Friday, October 4, 2013

The Waiting

Why isn't it getting darker??!

Things I've been learning, things I need to do

Ok, things I've learned lately that I need to practice until they become 2nd nature (and then 1st) :

Midtones -- run them alongside the dark shadows. Jones seems not to do this.

Greys - colorful greys. And neutrals. All the colors shouldn't be fighting each other for attention.

Start using reference dumbass. If you want to be able to work without it later, you still need to work from the actual human body to develop that essential understanding of how it really looks, not textbook theory.

Also, some conclusions I've arrived at - that I've always sort of known really :

Stop thinking of myself as a student and doing exercises - it doesn't happen until you know you're an artist and just start kicking ass.

It' a sort of alchemy between your personality, your self esteem, and your knowledge/skills. When I used to do really good drawings I always felt like I was showing off, I KNEW I was good. I never felt like I was struggling. But also I had developed the skills needed through years of drawing experience. So it's not empty narcissism, it's just an acknowledgement of your abilities.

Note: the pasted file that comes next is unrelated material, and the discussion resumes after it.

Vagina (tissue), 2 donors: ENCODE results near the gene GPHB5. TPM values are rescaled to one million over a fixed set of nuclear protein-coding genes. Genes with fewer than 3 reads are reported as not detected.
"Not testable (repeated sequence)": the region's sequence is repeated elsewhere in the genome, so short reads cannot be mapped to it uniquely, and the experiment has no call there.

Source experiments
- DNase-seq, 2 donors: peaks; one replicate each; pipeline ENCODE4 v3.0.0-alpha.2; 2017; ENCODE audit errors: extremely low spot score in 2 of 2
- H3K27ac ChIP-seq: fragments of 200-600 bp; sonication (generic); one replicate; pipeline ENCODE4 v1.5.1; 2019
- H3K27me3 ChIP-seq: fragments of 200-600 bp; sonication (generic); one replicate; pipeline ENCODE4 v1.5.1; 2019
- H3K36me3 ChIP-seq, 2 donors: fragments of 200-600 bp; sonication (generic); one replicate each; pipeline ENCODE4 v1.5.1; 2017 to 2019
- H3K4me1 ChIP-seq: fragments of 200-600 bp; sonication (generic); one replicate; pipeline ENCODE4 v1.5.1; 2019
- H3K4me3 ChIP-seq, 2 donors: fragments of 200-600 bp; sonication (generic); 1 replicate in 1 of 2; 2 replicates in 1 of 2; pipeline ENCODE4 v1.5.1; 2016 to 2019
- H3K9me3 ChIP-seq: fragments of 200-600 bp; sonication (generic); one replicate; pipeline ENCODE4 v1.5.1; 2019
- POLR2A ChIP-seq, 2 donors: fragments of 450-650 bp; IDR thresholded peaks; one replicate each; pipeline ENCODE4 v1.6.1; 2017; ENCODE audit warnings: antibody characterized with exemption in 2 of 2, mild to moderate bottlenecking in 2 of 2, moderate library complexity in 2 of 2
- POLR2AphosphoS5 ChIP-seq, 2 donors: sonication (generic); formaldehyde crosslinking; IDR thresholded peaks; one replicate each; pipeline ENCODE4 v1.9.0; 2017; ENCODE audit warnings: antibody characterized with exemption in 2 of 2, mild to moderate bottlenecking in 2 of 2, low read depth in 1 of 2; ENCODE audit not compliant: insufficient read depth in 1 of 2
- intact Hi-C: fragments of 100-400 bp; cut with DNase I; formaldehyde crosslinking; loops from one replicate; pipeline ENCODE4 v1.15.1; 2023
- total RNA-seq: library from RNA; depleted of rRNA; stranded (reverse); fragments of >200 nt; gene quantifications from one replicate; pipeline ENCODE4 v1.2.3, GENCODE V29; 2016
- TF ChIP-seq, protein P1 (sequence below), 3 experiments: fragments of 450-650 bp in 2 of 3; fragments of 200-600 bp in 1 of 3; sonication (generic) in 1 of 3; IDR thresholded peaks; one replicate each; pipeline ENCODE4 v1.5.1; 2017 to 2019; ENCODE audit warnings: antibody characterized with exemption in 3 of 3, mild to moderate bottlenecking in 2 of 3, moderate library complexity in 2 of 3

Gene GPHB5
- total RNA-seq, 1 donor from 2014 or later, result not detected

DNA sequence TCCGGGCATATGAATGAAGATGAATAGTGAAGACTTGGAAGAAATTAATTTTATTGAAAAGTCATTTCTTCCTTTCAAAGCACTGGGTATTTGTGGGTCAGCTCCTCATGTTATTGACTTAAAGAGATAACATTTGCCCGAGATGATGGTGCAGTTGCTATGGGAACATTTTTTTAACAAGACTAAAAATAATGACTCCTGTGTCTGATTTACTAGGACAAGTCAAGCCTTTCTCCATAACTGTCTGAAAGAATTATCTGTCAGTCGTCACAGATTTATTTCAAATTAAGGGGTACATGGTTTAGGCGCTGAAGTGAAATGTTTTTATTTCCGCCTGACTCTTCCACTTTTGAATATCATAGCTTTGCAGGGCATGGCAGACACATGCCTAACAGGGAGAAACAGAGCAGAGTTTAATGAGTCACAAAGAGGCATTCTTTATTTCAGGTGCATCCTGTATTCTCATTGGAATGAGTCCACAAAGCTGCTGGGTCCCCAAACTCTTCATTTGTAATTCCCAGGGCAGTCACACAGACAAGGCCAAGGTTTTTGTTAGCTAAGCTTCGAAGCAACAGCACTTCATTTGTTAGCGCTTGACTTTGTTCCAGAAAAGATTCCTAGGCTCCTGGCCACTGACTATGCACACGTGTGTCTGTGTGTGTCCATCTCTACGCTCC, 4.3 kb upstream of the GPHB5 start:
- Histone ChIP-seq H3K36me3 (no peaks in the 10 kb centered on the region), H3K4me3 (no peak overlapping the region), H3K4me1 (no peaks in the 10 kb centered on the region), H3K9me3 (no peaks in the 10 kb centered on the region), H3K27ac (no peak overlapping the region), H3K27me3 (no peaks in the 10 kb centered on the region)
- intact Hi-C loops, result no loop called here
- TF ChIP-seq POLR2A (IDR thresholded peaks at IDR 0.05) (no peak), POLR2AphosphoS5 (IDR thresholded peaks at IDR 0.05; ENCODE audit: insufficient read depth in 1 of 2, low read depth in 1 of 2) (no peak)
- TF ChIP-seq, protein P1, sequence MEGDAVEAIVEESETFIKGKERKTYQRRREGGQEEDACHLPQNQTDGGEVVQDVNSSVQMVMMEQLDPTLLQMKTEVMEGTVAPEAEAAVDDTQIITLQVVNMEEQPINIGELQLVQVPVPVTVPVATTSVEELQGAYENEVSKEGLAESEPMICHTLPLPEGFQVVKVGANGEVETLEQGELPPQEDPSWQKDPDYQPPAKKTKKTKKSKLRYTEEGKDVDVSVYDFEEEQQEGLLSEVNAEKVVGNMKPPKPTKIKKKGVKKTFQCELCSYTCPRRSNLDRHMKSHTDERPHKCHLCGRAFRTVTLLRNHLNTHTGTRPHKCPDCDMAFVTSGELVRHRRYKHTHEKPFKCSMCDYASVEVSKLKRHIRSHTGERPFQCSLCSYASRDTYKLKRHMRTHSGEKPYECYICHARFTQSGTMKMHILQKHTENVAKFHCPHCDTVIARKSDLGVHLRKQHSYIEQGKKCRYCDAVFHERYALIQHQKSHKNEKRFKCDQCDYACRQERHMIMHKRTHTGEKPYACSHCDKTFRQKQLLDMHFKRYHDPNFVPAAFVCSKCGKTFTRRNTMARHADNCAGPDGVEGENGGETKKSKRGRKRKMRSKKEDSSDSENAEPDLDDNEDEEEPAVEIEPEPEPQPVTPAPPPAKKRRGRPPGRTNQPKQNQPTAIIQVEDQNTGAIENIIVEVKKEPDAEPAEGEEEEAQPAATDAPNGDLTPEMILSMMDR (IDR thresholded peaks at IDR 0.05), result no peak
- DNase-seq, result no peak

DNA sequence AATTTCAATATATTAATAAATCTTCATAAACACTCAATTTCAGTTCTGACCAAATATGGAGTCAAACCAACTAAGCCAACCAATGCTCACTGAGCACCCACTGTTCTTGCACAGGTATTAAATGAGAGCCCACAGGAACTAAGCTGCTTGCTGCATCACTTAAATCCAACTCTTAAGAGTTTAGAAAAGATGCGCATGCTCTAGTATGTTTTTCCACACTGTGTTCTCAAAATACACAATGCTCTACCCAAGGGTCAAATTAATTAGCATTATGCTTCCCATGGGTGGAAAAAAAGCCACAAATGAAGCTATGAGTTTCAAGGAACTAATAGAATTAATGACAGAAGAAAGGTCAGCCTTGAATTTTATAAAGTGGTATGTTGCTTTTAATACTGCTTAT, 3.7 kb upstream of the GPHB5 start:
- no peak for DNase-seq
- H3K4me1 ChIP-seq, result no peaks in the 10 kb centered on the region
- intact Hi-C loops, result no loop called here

Recently it occurred to me that the time when I stopped drawing coincided with when I got my 1st computer and got online, and I can clearly still remember how addicting it was, and asking myself how I ever got along before the internet. So it's quite possible that drawing used to be something I did to relieve boredom, and then the internet took over that position so I didn't need to draw anymore.

Also, about Jones again - it' clear a lot of his inspiration comes from cartoonists or illustrators with a very loose fun style, like maybe George Herriman (Krazy Kat) or somebody similar. Who's the magazine illustrator who drew the swaybacked fat horses and the little caveman in such a delightful cartoony style, that Frazetta borrowed so heavily from in his funny animal stuff?

Thursday, October 3, 2013

Some advice from Jeffrey Jones via George Pratt